Unfortunately it’s taken me up until now to really see clearly about how I am allowed an opinion, and I should be perfectly entitled to ask a man what it is he thinks he’s doing if he gropes me. I don’t understand, and don’t think I ever will, why strong women are so mocked in the media. A woman speaks up for something she believes in, and her appearance, words and mind are mocked. She is labelled a lesbian, or a feminist – as if it’s an insult. A man does the same thing and he is admired, and talked about as if he is a superhero, or at the very least he is respected.

It has taken me until now to see how single minded many people can be. I want to highlight that I am not saying that men shouldn’t be allowed an opinion, everybody is entitled to their opinion whether they agree with what is being said or don’t. I want to emphasise that I don’t hate all men, and that I hope there will be many boys and men who are none of what I’ve just discussed. Same goes for women – although I do know many women who aren’t like the ones I’ve described, who don’t cringe at the term feminist, who don’t want to be seen as sexual objects. Sadly, I don’t know all that many men who don’t possess at least one of the ugly characteristics I’ve talked of.

And I’ll say it again, because I think it’s important: Since when has having an opinion been so ‘ugly’?



One might begin by saying that feminism is a concept not to be acknowledged by the faint hearted. Many women have the tendency to use the term in a rather vague and ambiguous way with views which seem to be pro-feminist of which are followed by an  insistent belief that they are not defined in any way by the label ‘feminist’. This could be the result of the negative stigma surrounding the term which suggests that those who are feminists are nothing but man-haters, set on getting their own way. Thus, only those who truly believe that equality in all sectors in the fight to abolish the persistent superiority and domination of men, should drop this term into conversation and be entirely prepared for immediate retaliation from those men who see this concept as a direct attack on what has always been, and what should always remain, so to speak.

The term ‘feminism’ is a powerful term concerning the need for women to affirm the equality of both sexes in social, economic and political matters. It is important to point out that this term can be a conversation starter but inevitably a breaker, lurking behind the curtain, waiting to pounce on the unexpected male who will quite happily bestow his manly views on the power of male opinions but undoubtedly would be cast down by the ever determined female who likes nothing more than to torture a male about the continuing independence and recognition of women in the twenty-first century, but also their struggle for total equality.  Therefore one can pose the question: is feminism still a thing of the future? One might argue yes, it is, and it will continue that way until women have their way with equality in every division. On the other hand it could be viewed that the extent to which this battle of the sexes could ever be solved is utterly limiting, suggesting that the power divide will continue and the uproar feminists pose on politicians will only get stronger. The yearn for gender equality in the workplace is one of the most significant battles feminists have with society, with many women being passed over on promotion in favour of a male colleague, who is unlikely to suddenly announce they are pregnant and take up to a year’s statutory maternity leave of which they are entitled to.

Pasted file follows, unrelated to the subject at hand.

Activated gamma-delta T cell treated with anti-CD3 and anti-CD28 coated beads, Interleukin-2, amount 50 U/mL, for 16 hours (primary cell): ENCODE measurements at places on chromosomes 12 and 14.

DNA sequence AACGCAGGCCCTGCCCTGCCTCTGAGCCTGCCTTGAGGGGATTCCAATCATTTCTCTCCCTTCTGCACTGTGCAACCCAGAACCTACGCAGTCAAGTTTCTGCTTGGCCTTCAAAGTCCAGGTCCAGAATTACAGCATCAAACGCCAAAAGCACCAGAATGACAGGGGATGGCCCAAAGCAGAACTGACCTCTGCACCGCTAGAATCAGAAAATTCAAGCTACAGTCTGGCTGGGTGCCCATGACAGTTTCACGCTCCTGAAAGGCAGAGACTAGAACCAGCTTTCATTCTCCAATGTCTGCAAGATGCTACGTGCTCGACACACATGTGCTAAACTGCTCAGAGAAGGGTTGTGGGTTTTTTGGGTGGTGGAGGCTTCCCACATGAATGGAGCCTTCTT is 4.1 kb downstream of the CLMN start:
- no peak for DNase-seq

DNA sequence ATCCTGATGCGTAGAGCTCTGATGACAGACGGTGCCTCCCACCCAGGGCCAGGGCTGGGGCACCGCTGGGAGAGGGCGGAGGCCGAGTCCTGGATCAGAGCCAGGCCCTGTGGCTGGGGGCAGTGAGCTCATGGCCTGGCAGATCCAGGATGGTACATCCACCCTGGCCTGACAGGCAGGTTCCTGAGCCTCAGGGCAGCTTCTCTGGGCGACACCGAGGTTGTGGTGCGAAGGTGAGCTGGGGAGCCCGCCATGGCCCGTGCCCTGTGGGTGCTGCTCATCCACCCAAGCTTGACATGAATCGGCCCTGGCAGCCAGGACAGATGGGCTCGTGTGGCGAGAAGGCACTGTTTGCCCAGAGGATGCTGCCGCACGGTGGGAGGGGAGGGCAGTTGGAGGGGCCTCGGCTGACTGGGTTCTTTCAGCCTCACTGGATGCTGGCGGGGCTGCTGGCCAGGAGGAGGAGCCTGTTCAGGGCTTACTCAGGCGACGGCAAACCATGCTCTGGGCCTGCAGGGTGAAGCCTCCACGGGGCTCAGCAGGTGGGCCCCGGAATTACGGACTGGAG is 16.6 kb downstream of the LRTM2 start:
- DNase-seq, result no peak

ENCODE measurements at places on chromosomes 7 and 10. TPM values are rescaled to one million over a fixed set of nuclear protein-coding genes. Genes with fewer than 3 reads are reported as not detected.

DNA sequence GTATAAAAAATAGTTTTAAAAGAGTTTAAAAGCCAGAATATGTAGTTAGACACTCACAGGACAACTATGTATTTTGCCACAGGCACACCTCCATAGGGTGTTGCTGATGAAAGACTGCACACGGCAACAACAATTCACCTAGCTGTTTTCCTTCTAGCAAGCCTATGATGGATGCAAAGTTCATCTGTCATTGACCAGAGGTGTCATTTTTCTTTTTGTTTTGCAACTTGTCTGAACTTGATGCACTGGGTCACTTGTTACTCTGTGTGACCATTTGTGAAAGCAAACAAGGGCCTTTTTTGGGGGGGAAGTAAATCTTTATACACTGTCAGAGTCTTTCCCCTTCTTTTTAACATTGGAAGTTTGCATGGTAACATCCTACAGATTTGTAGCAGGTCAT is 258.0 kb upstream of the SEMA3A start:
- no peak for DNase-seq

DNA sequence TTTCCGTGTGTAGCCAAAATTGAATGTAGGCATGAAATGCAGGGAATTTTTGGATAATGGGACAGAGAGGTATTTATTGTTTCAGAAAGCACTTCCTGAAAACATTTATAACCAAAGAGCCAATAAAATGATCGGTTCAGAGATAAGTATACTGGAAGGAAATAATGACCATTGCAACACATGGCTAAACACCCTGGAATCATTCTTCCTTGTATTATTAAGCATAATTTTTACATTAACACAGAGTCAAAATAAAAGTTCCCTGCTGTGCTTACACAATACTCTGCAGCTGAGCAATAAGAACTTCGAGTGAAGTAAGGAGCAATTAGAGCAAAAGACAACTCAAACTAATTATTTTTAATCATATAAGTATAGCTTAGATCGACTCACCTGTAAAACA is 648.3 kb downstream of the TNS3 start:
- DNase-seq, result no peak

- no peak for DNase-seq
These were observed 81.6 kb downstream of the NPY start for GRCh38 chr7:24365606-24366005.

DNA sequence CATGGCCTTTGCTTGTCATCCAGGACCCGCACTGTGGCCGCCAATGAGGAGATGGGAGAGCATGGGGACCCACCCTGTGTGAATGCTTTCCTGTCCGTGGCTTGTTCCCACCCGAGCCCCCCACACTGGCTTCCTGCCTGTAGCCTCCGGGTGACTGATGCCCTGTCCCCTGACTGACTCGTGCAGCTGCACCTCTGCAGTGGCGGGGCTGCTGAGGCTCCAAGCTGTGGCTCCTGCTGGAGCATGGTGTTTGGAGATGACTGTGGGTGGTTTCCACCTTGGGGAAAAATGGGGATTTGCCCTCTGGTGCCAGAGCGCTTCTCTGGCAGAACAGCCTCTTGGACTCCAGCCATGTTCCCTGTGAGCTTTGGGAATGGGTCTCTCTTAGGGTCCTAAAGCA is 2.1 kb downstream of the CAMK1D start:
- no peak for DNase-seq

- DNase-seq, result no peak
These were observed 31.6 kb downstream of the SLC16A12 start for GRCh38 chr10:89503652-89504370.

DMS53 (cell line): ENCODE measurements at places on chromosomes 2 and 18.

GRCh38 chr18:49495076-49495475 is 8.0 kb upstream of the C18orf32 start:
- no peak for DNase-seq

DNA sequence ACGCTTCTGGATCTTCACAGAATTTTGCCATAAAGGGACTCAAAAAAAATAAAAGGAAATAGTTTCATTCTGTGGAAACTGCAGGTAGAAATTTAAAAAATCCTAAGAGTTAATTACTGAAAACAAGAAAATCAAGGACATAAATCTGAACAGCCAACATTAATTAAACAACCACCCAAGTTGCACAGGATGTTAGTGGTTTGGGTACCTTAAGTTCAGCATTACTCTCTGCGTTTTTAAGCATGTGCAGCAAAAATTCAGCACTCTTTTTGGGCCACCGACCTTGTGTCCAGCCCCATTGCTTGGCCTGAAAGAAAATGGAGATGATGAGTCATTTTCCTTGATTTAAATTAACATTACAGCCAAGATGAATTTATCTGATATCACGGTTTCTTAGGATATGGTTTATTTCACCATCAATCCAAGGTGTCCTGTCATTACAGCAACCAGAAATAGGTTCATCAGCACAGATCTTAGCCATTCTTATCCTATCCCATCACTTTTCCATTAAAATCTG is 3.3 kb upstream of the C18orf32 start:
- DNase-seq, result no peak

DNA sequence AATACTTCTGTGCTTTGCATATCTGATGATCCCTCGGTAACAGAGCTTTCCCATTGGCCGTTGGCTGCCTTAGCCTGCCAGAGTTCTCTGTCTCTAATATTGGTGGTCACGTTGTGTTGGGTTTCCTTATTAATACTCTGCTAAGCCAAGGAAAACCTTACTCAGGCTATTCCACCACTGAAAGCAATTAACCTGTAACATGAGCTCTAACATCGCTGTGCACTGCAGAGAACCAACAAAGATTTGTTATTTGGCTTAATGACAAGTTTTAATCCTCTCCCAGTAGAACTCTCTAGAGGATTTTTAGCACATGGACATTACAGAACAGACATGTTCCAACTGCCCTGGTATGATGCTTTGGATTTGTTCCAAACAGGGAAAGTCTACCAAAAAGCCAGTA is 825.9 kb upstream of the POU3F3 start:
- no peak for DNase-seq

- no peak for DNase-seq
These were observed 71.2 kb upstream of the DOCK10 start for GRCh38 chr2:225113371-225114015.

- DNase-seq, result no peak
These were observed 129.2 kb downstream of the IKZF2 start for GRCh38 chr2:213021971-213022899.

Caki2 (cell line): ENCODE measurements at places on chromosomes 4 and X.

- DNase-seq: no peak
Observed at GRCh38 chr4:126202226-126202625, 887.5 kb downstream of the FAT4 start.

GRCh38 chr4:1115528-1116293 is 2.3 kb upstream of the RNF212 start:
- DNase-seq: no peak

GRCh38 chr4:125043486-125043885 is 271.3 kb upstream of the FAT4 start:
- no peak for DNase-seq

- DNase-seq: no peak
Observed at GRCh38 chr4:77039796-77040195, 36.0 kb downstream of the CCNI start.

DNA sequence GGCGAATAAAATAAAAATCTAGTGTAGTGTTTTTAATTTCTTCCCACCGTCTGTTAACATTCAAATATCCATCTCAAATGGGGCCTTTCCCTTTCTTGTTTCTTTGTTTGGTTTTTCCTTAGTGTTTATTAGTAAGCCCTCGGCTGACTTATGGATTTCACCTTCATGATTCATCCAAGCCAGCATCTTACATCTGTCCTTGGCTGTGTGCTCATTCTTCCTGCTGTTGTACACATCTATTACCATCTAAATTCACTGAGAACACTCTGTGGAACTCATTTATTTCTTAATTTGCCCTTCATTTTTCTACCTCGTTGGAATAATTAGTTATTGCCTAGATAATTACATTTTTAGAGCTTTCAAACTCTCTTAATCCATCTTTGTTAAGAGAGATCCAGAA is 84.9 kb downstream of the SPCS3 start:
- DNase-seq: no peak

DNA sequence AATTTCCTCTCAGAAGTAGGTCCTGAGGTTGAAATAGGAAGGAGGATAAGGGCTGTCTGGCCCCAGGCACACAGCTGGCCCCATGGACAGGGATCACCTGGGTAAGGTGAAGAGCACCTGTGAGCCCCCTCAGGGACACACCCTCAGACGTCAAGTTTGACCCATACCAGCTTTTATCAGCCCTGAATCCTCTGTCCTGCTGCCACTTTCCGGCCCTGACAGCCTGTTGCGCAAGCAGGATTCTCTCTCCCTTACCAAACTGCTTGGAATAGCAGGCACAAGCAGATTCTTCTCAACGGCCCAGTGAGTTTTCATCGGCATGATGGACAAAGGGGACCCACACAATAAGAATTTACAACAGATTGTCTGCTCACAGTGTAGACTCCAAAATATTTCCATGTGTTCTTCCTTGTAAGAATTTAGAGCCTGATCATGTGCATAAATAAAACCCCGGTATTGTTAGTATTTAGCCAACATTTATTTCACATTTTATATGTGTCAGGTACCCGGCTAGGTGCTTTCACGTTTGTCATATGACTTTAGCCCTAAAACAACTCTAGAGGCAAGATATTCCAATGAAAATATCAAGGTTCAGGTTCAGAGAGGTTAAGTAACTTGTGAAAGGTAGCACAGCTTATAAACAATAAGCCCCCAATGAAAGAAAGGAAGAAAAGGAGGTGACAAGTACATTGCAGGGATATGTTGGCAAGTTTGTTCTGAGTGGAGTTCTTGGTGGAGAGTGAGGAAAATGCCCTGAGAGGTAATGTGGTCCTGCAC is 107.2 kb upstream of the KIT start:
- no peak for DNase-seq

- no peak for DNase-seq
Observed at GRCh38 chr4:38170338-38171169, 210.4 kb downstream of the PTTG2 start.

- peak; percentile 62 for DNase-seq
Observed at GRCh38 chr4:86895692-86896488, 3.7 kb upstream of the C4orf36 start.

However, the number of domesticated men who take on the traditional roles of women is increasing, suggesting that perhaps this is the answer to what all feminists’ desire. Yet one cannot ignore the underlying fact that by defying tradition, we are taking away the traditional methods of life and instead replacing them with an alternative. This, in itself, could be seen as a form of feminist movement, with the world becoming more advanced and modern ideas and views becoming more widely accepted, there is perhaps great hope for female enterprise and equality and less demand for the stereotypical businessman in a black suit.